Now we realize that taking food, shelter, and energy out of the CPI takes slightly more than half out of the market basket. Our dear John Liscio used to joke that some analysts wanted to take so many things out of the price indexes that poor Hampton Pearson of CNBC would have to report the numbers while standing in front of the BLS in the dark, wearing only a barrel. But inflation that’s largely concentrated in shelter and (from time to time) energy doesn’t have much to do with the shape of the labor market.


Tire kicking

Quite the buzz arose on the release of the June Job Opening and Labor Turnover Survey (JOLTS) numbers, showing record-tying openings in the private sector. (There wasn’t much else of note in the report; the hires rate was flat, and the layoff rate was up 0.1pp from May and the prior year.) The inability to find qualified employees is the standard explanation; a creative variation that’s arisen recently is that too many fail their drug tests, or would if they had the nerve to take them.

We’re flipping that argument. How can the high level of openings coexist with a less exuberant quit rate (which, by the way, slipped a notch in June)? In 2006, openings ran 0.9 points above quits, the spread tightened into 2009, and then widened again. It’s averaged 1.7 since 2015, and in June was 1.9. Why has the gap widened so?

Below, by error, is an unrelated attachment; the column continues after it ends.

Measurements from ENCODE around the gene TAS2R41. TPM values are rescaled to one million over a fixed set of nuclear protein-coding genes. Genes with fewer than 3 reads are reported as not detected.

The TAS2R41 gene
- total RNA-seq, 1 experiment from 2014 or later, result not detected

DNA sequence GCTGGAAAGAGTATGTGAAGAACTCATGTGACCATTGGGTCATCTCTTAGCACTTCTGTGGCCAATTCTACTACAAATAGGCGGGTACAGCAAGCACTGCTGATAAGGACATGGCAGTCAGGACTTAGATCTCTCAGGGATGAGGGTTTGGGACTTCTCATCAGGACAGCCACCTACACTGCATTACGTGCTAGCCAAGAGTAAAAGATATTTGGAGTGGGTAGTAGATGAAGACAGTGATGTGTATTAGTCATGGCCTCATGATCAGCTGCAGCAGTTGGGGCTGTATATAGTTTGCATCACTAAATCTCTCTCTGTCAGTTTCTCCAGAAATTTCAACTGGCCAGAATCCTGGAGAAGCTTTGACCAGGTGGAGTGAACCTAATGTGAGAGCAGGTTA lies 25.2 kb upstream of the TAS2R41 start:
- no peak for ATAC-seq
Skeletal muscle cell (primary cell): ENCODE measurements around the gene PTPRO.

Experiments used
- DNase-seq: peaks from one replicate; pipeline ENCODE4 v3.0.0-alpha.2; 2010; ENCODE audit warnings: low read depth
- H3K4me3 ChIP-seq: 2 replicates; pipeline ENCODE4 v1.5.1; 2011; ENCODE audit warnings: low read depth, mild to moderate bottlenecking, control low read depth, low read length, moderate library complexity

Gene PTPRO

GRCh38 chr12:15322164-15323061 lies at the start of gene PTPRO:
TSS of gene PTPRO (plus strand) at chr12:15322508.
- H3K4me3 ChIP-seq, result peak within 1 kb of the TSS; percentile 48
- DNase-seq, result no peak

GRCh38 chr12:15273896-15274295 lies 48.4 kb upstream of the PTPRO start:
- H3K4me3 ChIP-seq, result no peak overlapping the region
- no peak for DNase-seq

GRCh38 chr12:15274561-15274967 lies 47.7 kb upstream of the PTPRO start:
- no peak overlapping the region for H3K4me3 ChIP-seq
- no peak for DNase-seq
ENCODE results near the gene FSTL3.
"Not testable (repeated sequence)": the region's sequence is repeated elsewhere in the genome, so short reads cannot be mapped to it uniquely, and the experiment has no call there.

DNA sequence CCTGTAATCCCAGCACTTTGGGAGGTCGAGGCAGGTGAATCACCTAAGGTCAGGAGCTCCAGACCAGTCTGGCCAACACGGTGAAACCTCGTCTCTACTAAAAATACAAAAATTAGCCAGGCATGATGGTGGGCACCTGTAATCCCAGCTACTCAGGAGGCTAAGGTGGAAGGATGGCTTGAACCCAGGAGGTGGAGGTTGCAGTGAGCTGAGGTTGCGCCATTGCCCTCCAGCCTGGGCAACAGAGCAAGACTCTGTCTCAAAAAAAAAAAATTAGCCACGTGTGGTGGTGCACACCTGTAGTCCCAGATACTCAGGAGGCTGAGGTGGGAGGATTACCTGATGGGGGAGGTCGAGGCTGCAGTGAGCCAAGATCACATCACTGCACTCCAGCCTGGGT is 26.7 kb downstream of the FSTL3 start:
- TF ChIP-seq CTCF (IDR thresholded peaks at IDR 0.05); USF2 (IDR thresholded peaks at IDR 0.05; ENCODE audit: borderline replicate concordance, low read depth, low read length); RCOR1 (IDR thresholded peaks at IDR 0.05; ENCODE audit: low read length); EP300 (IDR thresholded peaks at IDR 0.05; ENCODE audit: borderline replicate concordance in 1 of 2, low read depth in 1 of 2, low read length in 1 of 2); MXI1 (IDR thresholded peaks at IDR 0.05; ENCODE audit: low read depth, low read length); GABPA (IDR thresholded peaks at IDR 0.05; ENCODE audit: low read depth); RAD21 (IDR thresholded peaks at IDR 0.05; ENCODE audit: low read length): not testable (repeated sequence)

Presumably the already-employed are qualified and capable of passing a drug test. It seems odd that employers with all those openings don’t bid them away. Could it be that employers just don’t want to pay up, or can’t with productivity so weak?

Perhaps, also, the already employed are aware that their own employers are putting out feelers but reluctant to follow up with actual hires.

We’re not even talking about drawing the unemployed or marginally attached in from the sidelines. If there is real information in the openings rate, we are confident there would be more job-switching.

July sales tax collections